A circuit-level relay functions in a manner similar to an application proxy gateway, except the proxies employed for a circuit relay are normally not application-aware. Because of this, you lose many of the detailed logging capabilities and precise rule definitions you have in an application proxy gateway. The important concept remains the same in that a connection is established via proxies and IP packets are not forwarded through the firewall. SOCKS is an implementation of a circuit level relay based firewall.
Packet filtering is the most common type of firewall available. It works on the concept of forwarding packets based on rules. Those rules typically take into consideration source and destination IP address, source and destination port numbers, the protocol being transported, TCP flags, IP flags or options, and other information, such as the interface, over which the packet arrived. The primary difference between a packet filtering firewall and the others is IP forwarding. A packet filtering firewall is usually a router, and its function in life is to forward packets. This means that while you can control what machines on the outside can talk to certain machines on the inside (and which applications), you now rely on the application to protect itself from harm. For some applications, this isn't a particularly wise decision. Nonetheless, packet filtering can be very useful, is widely available and typically inexpensive.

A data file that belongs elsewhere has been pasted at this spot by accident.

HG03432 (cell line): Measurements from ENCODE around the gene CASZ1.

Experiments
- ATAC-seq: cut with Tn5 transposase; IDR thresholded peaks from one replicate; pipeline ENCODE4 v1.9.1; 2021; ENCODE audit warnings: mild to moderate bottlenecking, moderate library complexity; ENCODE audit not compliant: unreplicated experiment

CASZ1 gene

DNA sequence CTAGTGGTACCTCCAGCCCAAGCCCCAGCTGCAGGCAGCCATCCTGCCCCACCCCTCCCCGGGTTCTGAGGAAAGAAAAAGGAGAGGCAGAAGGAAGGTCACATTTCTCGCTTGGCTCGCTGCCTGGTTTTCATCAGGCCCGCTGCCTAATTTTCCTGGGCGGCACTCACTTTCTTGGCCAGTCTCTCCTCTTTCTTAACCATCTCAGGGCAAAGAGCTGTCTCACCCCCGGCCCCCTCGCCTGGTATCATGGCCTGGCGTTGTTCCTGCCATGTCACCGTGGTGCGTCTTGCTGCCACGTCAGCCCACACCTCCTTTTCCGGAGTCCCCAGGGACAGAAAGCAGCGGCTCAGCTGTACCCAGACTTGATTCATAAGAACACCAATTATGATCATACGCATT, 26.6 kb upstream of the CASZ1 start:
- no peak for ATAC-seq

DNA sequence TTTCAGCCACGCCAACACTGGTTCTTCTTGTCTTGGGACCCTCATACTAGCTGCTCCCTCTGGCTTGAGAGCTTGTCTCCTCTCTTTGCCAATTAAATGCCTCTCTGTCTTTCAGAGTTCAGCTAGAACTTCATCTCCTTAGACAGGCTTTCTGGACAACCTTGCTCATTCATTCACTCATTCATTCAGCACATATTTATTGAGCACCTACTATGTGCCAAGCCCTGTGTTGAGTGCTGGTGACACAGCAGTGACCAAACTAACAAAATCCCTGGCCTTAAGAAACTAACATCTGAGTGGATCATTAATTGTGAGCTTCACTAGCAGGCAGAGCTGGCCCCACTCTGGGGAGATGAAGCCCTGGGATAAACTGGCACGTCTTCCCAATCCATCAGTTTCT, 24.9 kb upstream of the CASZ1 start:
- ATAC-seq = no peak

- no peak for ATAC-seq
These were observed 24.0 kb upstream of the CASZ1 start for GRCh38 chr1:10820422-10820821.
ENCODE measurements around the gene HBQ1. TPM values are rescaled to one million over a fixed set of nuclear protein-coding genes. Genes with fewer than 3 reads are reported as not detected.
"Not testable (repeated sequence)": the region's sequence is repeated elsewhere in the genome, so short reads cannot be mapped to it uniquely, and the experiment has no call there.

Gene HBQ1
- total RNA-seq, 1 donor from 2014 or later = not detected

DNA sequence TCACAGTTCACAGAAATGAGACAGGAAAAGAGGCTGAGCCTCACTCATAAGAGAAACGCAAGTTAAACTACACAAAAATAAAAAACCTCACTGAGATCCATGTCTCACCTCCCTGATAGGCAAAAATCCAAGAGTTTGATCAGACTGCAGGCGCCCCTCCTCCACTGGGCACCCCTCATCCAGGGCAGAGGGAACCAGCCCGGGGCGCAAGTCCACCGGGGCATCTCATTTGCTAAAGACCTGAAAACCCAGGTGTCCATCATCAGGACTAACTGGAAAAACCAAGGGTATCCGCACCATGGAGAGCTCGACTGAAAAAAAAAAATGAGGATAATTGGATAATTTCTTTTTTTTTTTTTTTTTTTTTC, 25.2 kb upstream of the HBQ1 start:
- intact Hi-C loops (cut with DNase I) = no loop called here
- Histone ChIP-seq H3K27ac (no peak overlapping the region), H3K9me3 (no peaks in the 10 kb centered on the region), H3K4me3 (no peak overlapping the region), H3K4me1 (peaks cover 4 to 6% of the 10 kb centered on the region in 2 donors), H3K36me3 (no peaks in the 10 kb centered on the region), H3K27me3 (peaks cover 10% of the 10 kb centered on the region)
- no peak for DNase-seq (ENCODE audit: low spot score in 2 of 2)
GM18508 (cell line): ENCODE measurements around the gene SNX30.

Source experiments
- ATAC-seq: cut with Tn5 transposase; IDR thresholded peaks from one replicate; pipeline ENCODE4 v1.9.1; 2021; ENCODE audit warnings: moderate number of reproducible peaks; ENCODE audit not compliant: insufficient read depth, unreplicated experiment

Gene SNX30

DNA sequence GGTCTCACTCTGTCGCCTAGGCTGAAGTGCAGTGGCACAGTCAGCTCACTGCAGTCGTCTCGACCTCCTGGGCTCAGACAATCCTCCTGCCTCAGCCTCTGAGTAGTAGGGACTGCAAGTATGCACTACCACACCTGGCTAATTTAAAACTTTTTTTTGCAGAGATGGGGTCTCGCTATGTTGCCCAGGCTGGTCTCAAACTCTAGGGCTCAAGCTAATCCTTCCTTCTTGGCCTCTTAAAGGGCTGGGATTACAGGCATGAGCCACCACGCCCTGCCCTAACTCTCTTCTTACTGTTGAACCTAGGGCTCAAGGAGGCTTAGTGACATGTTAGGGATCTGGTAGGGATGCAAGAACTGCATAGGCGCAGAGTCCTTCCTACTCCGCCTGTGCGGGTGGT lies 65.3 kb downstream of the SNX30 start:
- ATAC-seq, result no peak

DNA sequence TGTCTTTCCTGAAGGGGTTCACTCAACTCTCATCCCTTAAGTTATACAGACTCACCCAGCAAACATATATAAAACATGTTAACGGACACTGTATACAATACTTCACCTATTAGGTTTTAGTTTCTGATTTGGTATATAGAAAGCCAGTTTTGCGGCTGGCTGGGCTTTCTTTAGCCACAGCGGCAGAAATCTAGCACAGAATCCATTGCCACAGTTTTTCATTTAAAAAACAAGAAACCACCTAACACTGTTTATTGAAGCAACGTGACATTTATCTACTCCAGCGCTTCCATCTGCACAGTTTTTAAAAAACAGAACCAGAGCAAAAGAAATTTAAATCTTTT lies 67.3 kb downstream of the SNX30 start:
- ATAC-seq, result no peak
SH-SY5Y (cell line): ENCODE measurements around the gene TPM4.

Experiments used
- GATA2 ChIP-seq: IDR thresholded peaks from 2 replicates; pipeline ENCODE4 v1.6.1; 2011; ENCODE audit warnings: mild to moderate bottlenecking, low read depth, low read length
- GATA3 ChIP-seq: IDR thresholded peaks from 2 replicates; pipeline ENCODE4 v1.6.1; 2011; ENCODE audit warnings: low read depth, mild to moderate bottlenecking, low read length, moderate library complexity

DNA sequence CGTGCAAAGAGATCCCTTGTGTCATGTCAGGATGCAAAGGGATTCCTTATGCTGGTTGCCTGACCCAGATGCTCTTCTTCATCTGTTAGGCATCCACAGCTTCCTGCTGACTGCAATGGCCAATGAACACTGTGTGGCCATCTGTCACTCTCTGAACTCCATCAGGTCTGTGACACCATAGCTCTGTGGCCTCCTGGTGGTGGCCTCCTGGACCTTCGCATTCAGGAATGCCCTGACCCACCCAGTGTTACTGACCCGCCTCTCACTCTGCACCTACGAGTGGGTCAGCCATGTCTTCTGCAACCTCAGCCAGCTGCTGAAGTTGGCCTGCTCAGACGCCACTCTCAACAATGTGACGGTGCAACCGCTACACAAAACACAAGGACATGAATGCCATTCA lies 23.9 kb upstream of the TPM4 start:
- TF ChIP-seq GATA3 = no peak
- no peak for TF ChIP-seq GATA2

A Linux machine can function as any one or as all three (i.e., as a hybrid) of these firewall types) of the firewall types. Without add-ons however, the Linux kernel has the ability to function as a packet filter routing device, using the ipfirewall code written by Daniel Boulet and Ugen J.S. Antsilevich. For most 1.2.x and 1.3.x kernels, the firewall code (ip_fw.c) is based on the port by Alan Cox and Jos Vos. Boulet has released version 2.0e (as of this writing) of his ipfirewall code as shareware. I have yet to install the new release, so any discussion I have is based on the ip_fw.c code—specifically kernel 1.2.13.